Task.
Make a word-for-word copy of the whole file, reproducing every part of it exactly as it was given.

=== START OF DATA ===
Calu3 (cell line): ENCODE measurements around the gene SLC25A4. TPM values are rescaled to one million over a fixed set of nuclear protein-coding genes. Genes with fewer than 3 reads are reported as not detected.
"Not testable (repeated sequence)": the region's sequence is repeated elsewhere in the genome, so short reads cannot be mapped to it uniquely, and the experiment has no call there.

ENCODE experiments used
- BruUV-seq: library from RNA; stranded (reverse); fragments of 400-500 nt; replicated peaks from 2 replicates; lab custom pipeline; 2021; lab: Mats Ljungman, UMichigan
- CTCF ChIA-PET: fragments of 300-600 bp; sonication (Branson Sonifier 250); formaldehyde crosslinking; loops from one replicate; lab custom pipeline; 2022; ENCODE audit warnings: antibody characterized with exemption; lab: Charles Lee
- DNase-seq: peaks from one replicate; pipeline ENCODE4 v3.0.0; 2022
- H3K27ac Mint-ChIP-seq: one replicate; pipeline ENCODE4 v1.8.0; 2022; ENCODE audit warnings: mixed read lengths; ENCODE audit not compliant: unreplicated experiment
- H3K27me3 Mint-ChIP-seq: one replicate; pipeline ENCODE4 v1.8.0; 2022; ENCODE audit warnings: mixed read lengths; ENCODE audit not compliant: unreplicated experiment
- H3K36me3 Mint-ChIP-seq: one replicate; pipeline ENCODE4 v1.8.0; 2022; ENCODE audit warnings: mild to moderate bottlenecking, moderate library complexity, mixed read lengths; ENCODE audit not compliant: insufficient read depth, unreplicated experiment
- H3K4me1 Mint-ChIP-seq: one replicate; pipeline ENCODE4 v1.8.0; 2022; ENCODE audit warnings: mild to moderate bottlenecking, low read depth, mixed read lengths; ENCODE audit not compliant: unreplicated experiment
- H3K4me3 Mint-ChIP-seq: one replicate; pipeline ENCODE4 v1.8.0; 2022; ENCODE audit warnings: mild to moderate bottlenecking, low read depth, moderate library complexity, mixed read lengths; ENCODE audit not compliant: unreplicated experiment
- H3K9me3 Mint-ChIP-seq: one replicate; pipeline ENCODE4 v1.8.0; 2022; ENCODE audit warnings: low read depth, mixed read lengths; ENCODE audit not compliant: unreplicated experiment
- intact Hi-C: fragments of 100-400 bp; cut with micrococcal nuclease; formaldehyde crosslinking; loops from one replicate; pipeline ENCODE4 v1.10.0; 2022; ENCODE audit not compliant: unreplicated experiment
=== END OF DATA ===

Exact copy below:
Calu3 (cell line): ENCODE measurements around the gene SLC25A4. TPM values are rescaled to one million over a fixed set of nuclear protein-coding genes. Genes with fewer than 3 reads are reported as not detected.
"Not testable (repeated sequence)": the region's sequence is repeated elsewhere in the genome, so short reads cannot be mapped to it uniquely, and the experiment has no call there.

ENCODE experiments used
- BruUV-seq: library from RNA; stranded (reverse); fragments of 400-500 nt; replicated peaks from 2 replicates; lab custom pipeline; 2021; lab: Mats Ljungman, UMichigan
- CTCF ChIA-PET: fragments of 300-600 bp; sonication (Branson Sonifier 250); formaldehyde crosslinking; loops from one replicate; lab custom pipeline; 2022; ENCODE audit warnings: antibody characterized with exemption; lab: Charles Lee
- DNase-seq: peaks from one replicate; pipeline ENCODE4 v3.0.0; 2022
- H3K27ac Mint-ChIP-seq: one replicate; pipeline ENCODE4 v1.8.0; 2022; ENCODE audit warnings: mixed read lengths; ENCODE audit not compliant: unreplicated experiment
- H3K27me3 Mint-ChIP-seq: one replicate; pipeline ENCODE4 v1.8.0; 2022; ENCODE audit warnings: mixed read lengths; ENCODE audit not compliant: unreplicated experiment
- H3K36me3 Mint-ChIP-seq: one replicate; pipeline ENCODE4 v1.8.0; 2022; ENCODE audit warnings: mild to moderate bottlenecking, moderate library complexity, mixed read lengths; ENCODE audit not compliant: insufficient read depth, unreplicated experiment
- H3K4me1 Mint-ChIP-seq: one replicate; pipeline ENCODE4 v1.8.0; 2022; ENCODE audit warnings: mild to moderate bottlenecking, low read depth, mixed read lengths; ENCODE audit not compliant: unreplicated experiment
- H3K4me3 Mint-ChIP-seq: one replicate; pipeline ENCODE4 v1.8.0; 2022; ENCODE audit warnings: mild to moderate bottlenecking, low read depth, moderate library complexity, mixed read lengths; ENCODE audit not compliant: unreplicated experiment
- H3K9me3 Mint-ChIP-seq: one replicate; pipeline ENCODE4 v1.8.0; 2022; ENCODE audit warnings: low read depth, mixed read lengths; ENCODE audit not compliant: unreplicated experiment
- intact Hi-C: fragments of 100-400 bp; cut with micrococcal nuclease; formaldehyde crosslinking; loops from one replicate; pipeline ENCODE4 v1.10.0; 2022; ENCODE audit not compliant: unreplicated experiment